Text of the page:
Posts Tagged ‘Religion’

5:30 Mass

April 29, 2009

There’s a hundred different hair-dos here

and three hundred uncoordinated outfits.

There’s pant suits and tracksuits, jeans, skirts, and dresses, 

sweatshirts, and jerseys of all kinds.

There’s a bouncing baby the next pew up—

her attention devoted to the reflection of stained glass windows on the tiled floor—

and a crying one behind.

A lone cell phone interrupts the service, and everyone rustles around, 

Checking their pockets and bags.

 

Pay attention

I can’t

We’re at church

I’m too distracted.

 

Breathe in 

a mixture of mothballs and mildew.

Breathe out

And conspicuously scan left hands, wonder who’s married, widowed, divorced.

 

He means well up there, speaking of Ugandan women and their water pails

But it’s hard to concentrate when his deep purple vestiges against the white walls strain my eyes

And his South African accent strains my ears.

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Stonehenge- It Still Works

April 28, 2009

It was just… sitting there. Outside of our coach window, Stonehenge was a craggy blemish in the middle of the Salisbury Plain. We were let out across the old road and took a tunnel underground. We passed by a few souvenir kiosks, and finally, there it was, in person, with no glass between us and one of the most magnificent enigmas our species has created.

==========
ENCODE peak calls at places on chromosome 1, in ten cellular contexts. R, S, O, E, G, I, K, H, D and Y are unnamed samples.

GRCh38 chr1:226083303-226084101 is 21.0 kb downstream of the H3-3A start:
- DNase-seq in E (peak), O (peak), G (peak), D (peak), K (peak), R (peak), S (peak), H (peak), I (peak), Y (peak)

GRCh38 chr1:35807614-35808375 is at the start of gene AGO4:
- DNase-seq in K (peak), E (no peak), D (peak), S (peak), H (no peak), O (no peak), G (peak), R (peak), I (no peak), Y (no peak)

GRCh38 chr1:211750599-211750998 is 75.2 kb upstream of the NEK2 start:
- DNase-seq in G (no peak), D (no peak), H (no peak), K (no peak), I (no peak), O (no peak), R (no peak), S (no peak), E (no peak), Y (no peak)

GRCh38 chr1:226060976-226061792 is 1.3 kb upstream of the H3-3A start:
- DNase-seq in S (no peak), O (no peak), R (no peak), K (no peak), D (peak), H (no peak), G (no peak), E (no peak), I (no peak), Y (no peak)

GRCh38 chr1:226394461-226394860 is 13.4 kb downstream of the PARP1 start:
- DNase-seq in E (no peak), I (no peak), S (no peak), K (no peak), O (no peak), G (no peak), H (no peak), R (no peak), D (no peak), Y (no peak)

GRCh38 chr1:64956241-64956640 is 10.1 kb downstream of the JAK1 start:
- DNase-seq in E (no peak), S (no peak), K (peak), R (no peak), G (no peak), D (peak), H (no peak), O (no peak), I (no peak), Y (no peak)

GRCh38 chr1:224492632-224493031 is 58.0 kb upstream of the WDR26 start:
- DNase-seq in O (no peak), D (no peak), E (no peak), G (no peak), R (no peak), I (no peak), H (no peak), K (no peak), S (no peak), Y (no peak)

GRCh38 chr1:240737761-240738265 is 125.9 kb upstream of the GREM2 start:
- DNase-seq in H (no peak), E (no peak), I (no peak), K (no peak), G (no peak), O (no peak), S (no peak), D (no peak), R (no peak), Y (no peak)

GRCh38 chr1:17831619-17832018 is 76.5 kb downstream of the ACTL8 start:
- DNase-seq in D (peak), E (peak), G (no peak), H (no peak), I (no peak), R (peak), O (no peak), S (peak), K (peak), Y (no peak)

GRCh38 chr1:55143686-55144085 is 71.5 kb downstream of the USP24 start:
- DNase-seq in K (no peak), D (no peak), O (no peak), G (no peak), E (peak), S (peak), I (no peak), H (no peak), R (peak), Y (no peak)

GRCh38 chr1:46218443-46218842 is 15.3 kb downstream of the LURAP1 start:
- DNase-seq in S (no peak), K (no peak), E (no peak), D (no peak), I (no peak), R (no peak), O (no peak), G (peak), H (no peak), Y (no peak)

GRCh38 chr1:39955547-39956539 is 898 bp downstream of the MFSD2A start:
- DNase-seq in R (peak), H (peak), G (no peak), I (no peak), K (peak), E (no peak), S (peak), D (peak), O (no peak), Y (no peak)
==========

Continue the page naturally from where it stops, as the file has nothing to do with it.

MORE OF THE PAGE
The heat was brutal. Don’t let anyone ever tell you that it rains all the time in the United Kingdom. However, it was a necessary trip. Within a few days I’d be leaving the United Kingdom, alone, to backpack all over the continent. But first, I needed to see a little more of Great Britain. After a long day of travel and arguing with the bus company in Salisbury, we finally arrived at Stonehenge. I turned to my travel companion, whom I’d just met days earlier, smiled, and walked as close as we could to the rocks. We walked the path around the monument, paused to take pictures and watched as birds flew around and perched on the great bluestones. The actual monument itself was roped off; though it was slightly disappointing to not be able to touch the thing, it was nice to be able to see it in all of its mysterious glory without having to ignore little kids using it as a playground.

As we wound around it, I paused and turned to the tourists. We were parading around Stonehenge like we were participating in some great religious rite. I thought about how the ancient people that built the monument knew exactly what they were doing. Whoever built it, for whatever reason, had the right idea; people still circle around and pay their respects to Stonehenge. It’s a pilgrimage to make it out that far. But we still do it. We revel in the mystery. Whoever built Stonehenge, wherever you are now, I just want you to know one thing: it worked.

-Michael

Bianca and I at Stonehenge

Bianca and I at Stonehenge

Here is a link to a great feature on Stonehenge (I brought this issue of National Geographic with me to the actual site):

Stonehenge Decoded- National Geographic